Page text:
Sidharth Vardhan

On Gandhi

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(A ridiculously long essay about a man I think is overrated
First written in October, 2018 by Sidharth Vardhan
as a review of ‘My Experiemnts with Truth’ or ‘An Autobiography”
by M.K. Gandhi.)

Gandhi is hands down one of the most overrated people in the world. It might be true for most people tagged as ‘great’ but the way people in India obsesses for Gandhi either considering him really great or awesome on one hand or calling him wicked on other without being willing to see any shades of grey in him is really too much.

To be honest there are two Gandhis – one is the real Gandhi and the other is the idea of him that is attached to an almost ridiculous faithfulness to non-violence and truth which features in movies like ‘Lage Raho Munna Bhai’. The idea Gandhi is more popular of course, I wonder how many of us have ever imagined Gandhi as a young man, This later idea Gandhi is something I like because it doesn’t have to suffer from limitations of the original person who is, after all, a human.

Gandhi The God

The problem is that, even in his own time, this idea Gandhi raised him to the level of God who was frequently troubled by ‘darshan seekers’. The stupid habits Indians have of making people into Gods is something Mr. Ambedkar warned the country against it in his famous speech while presenting Constitution of India and Bhagat Singh warned against in his essay ‘Why I am an atheist?’ , both to no advantage as it different times Indians have raised Indira Gandhi, Sachin, and Modi to the level of god besides a long and ever-widening of saints to the level of God. Calling someone a God, of course, means that you put him or her beyond all criticism (which was Bhagat Singh’s main objection). Rama is the best example in this context. He is God and so incapable of mistakes. As long as you think of Rama as a human being, Ramayana makes a very fascinating piece of literature IMO. Make him God and the book is hijacked by moralists trying to justify his actions.

Gandhi himself hated God-like status. Those like Bhagat Singh, S. C. Bose, B.R. Ambedkar and Jinnah (and to comparatively less extent Vallabhbhai Patel and Jawaharlal Nehru) who had a bit of personal intelligence of their own soon grew to oppose Gandhi but most of the country still carried that blind devotion in them.

And speaking of a Gandhi capable of mistakes, most of his loved values can be traced to a single incidence of his childhood. The time he secretly from his father and (shock! Shock!!) ate meat and his father punished him by being in pain. His strong conscience must have traumatized him and thus born are an inclination towards three things that he later justified as values driven from his ‘experiments’ and study of religious literature – truth (he confessed his crime), non-violence (his father punished him by being in pain himself) and vegetarianism.

Vegetarianism and Brahamcharya

There are more chapters devoted to vegetarianism than to other two values. We get chapters on chapters on how he experimented with his diets, how his wife and one of the four children almost died because of how they share his obsession for vegetarianism.

Later his obsession for vegetarianism got attached to his love for self-help (which might as well be defined as opposite of ‘division of labor’ – to quote an example, he thinks that instead of engaging domestic help and putting their time to more productive use, the lawyers should wash their own clothes), distaste for sexuality (this might seem hypocritical given that how he abused his child-bride during their adolescence, but remember people change) and cleanliness (a value I admire. Refer Modi for more details, though unlike him, Gandhi wasn’t just pulling a political stunt) to result in his obsession for brahmacharya.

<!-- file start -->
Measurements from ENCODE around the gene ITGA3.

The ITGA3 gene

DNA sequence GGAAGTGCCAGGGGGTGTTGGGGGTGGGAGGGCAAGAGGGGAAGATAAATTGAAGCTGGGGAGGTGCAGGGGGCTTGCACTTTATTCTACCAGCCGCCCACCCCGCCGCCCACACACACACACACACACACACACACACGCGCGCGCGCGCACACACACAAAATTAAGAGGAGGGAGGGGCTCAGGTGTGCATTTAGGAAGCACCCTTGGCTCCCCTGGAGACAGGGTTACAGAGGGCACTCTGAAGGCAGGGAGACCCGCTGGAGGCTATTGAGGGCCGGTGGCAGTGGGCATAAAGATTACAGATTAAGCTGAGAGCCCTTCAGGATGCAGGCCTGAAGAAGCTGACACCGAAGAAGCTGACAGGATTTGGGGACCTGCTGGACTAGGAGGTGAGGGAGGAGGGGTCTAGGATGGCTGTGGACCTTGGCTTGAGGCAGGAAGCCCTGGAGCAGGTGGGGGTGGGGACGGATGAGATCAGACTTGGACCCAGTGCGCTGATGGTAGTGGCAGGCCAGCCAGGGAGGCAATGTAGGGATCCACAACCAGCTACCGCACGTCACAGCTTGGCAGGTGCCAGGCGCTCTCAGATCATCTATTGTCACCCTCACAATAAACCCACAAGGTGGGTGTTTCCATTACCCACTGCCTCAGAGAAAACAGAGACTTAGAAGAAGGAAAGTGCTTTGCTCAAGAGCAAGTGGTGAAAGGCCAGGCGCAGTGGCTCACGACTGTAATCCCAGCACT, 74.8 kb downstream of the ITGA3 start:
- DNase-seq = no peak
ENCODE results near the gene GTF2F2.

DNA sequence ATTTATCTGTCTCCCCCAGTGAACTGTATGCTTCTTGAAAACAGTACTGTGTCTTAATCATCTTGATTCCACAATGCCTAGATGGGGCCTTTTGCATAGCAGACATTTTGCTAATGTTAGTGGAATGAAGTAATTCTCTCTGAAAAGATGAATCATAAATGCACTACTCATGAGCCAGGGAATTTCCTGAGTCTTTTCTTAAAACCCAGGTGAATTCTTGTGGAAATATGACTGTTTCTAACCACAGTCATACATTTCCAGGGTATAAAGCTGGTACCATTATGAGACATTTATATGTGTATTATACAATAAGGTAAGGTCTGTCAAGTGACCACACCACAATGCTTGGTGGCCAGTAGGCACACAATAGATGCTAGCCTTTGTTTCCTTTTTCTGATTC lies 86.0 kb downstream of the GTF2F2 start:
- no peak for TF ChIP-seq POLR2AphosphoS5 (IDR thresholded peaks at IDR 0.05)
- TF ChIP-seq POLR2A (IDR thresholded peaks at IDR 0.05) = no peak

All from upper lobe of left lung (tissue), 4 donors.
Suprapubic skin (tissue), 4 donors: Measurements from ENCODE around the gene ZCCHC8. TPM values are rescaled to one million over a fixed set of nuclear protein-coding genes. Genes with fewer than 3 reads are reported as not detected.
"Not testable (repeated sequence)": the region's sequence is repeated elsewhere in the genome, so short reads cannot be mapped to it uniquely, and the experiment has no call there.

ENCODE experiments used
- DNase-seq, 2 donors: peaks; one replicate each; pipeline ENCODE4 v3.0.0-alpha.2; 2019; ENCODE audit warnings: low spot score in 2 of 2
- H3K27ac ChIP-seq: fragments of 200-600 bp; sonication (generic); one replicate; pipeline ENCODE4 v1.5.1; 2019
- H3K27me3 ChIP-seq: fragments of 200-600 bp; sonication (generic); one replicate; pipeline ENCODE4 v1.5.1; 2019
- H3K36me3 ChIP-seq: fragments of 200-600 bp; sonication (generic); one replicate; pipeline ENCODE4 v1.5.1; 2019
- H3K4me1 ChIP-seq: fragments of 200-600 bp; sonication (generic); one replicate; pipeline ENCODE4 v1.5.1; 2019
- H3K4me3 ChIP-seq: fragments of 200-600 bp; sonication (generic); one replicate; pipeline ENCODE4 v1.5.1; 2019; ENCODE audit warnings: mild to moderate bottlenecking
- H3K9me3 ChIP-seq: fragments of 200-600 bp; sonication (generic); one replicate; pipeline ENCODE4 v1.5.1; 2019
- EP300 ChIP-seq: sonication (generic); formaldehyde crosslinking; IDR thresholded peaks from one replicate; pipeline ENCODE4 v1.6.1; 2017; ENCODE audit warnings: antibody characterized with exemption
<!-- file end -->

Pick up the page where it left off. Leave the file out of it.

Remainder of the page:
I don’t get the appeal of this brahmacharya thing – you give up food, sex and almost everything sweet, sexy and beautiful to get a few more years of life. I mean why would you need them? What is the fun of such a life anyway? Both Gandhi and his prose seem so dry of life. He has no love for books (other than self-help or religion) and art, the rare chapters where he talks about his family, it is either a confession to something he did and now considers wrong or in relation to his ‘experiments’, there are never any stories where a kid was just so cute and he couldn’t help mentioning it through the book is alternatively titled ‘an autobiography’.

One of his last ‘experiments’ with Brahamchariya that happened too long after the book was finished is something getting a lot of ridicule. It involved sleeping (figuratively ) in the same room with girls to test whether he feels sexual instincts – not caring about how traumatic the experience might for these girls. Of course, the girls afterward declared that there was nothing sexual between them Gandhi and them, but one wonders if Gandhi considered the possibility that his experiment might actually fail?


He somehow derived his love for non-violence from Geeta which was, really, a very long justification of the bloodiest war of its time. But really those religious justifications for ideas of vegetarianism and non-violence are redundant, he just couldn’t stand the idea of violence, even against animals ….. or rather, couldn’t stand aggression – because that is what he really meant by ‘non-violence’. He would probably call an act done in self-defense violence too when even Buddhists who are similarly obsessed with non-violence have developed self-defense arts. Like any other ideal, it suffers from many practical disadvantages.

Of course, this love for non-violence doesn’t stop him from asking youth of the country to fight for Britain in World War I. What else can an imperial government ask? You won’t get any aggressive revolts, but you get soldiers ready to die for you. Gandhi’s argument that it is wrong to betray empire in the hour of its need is foolish in the fact that first world war was just a wrestling match among European Imperial powers who turned on each other because there were no other territories left to conquer.